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Meeting the Candidates

"The fundraiser acted as an opportunity for High School students, who aren’t usually known for their political knowledge, an opportunity to learn more about the subject."

On Tuesday night, I attended a unique kind of fundraiser held by Model United Nations Club. For $5, I got a pasta dinner, dessert, and a chance to mingle with politicians.

Titled "Meet the Candidates Night," the event took place at the High School just as Super Tuesday voting was winding down. The funds raised will go towards the club’s trip to Dartmouth College for an annual Model United Nations conference at the end of this month.

The event attracted dozens of townspeople, many of whom stayed for hours and chatted with politicians from local, state, and national levels. The attendees ranged from candidates for Massachusetts’ senate seat to members of Holliston’s town government.

At the beginning, I found myself in an animated conversation with Carolyn Dykema, who represents Eighth Middlesex District in the state senate and lives here in town. Topics included things as big as the controversial Keystone LX pipeline and as small as the High School’s initiative.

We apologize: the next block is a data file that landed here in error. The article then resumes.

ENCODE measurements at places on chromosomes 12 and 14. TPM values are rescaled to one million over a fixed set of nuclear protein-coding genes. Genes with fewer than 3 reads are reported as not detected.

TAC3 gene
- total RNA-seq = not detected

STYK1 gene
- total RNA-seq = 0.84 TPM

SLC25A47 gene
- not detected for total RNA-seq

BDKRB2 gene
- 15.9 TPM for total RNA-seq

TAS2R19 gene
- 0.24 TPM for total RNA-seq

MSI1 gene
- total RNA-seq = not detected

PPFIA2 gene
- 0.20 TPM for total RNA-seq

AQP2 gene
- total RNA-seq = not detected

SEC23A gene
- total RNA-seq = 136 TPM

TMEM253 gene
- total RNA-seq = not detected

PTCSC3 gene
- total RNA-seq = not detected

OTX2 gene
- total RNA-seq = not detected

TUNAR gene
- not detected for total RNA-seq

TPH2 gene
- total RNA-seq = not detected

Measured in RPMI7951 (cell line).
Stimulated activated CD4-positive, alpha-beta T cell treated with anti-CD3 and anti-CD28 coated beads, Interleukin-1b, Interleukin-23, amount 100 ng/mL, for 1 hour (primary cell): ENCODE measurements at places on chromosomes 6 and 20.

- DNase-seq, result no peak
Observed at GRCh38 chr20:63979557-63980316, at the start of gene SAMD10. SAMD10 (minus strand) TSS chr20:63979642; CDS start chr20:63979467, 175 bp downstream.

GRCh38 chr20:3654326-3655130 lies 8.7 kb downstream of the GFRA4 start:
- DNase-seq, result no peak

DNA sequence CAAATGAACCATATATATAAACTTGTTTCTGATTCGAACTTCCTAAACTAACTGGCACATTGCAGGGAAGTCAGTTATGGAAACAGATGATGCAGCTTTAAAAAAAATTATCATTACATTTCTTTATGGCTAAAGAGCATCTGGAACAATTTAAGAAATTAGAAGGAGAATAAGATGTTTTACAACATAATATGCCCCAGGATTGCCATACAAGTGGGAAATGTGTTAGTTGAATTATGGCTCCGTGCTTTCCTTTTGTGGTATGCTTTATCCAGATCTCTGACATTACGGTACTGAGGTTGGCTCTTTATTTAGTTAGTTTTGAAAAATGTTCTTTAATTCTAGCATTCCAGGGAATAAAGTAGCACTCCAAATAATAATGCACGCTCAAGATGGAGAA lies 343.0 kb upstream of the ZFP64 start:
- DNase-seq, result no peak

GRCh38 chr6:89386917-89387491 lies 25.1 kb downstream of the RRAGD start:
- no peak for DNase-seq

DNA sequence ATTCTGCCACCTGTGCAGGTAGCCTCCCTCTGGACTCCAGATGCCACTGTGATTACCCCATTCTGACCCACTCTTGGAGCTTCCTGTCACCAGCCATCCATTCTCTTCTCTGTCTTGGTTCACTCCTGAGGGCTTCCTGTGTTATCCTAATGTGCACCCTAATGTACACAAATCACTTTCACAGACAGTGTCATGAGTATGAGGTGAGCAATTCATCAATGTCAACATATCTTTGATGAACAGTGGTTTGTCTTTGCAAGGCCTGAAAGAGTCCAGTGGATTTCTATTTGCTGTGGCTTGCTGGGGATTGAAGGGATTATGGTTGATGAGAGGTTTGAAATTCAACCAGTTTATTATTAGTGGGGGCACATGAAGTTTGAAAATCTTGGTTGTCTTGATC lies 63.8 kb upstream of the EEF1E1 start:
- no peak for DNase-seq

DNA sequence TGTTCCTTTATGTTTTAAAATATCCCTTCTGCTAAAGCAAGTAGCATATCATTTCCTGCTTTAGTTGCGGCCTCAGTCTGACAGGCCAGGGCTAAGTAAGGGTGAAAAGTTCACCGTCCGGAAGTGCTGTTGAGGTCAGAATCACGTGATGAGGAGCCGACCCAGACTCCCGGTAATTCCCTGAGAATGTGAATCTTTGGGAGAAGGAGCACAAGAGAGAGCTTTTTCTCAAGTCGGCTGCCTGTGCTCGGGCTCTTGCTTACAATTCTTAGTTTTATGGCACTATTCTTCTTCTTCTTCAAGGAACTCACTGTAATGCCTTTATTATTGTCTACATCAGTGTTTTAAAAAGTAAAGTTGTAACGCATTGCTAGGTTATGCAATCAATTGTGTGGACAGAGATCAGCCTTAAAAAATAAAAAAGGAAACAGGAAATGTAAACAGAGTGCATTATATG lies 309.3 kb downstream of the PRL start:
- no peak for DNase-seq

The fundraiser acted as an opportunity for High School students, who aren’t usually known for their political knowledge, an opportunity to learn more about the subject. Young people were more prominent than any other age group at the dinner.

“I found it very interesting and informative; it was nice getting to meet some of the people who represent us,” said Andrew Mades, 17, a senior at the High School.

Later on, I spoke with Paul Healy, a member of Holliston’s Park Commission, and Bill Hueler, a town Library Trustee, about the rising costs of college and what it means for today’s students.

“Three year college programs are going to get more and more common; they’ll have to if they want kids to be able to pay for school,” Healy predicted before wishing me luck in my own college future.

Overall, the dinner proved to be not just a good fundraiser, but a way to give people, especially young people who will be able to vote soon, a chance to see politicians in a new light. These days, that kind of exposure is becoming rare and precious.

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